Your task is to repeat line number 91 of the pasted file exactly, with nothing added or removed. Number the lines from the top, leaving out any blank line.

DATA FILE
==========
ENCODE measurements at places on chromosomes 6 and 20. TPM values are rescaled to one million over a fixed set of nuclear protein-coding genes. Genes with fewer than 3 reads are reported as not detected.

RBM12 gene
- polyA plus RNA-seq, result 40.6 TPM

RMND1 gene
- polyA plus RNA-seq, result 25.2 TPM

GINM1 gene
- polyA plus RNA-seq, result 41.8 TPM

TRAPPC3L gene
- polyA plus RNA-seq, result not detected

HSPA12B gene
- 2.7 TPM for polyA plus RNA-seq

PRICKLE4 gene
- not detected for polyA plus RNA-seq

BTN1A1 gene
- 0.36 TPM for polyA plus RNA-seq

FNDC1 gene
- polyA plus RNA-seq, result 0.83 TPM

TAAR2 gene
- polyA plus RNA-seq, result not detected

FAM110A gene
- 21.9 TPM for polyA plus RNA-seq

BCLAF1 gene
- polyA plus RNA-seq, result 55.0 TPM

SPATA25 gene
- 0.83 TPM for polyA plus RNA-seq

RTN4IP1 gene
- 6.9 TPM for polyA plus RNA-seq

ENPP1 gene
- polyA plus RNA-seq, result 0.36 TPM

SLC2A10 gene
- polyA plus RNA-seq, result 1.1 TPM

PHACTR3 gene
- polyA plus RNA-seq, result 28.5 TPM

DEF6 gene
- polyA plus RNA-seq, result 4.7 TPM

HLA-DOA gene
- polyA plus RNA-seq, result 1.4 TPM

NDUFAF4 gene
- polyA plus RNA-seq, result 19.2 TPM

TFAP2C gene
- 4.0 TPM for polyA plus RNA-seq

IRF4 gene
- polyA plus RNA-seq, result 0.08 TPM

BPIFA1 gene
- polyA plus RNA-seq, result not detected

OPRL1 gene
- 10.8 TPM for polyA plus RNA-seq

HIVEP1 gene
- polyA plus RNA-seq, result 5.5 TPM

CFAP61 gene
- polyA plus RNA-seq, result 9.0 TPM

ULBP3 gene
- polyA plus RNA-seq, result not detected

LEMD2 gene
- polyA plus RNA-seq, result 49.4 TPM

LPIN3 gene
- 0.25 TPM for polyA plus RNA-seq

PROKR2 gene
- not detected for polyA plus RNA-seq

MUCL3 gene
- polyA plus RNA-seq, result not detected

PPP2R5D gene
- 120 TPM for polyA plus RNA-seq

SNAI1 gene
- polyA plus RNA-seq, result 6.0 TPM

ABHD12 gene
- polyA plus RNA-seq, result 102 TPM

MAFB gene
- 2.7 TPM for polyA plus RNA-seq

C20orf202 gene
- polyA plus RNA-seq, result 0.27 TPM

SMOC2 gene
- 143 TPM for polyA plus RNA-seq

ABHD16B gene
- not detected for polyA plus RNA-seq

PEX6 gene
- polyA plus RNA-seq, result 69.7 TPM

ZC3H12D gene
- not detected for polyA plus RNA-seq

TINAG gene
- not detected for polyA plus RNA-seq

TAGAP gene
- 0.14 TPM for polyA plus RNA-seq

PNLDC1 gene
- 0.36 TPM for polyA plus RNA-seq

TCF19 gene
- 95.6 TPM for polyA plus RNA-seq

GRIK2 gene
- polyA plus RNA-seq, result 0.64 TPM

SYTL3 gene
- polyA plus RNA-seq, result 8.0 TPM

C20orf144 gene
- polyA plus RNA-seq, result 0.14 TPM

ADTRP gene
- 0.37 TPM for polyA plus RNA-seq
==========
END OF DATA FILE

- polyA plus RNA-seq, result 8.0 TPM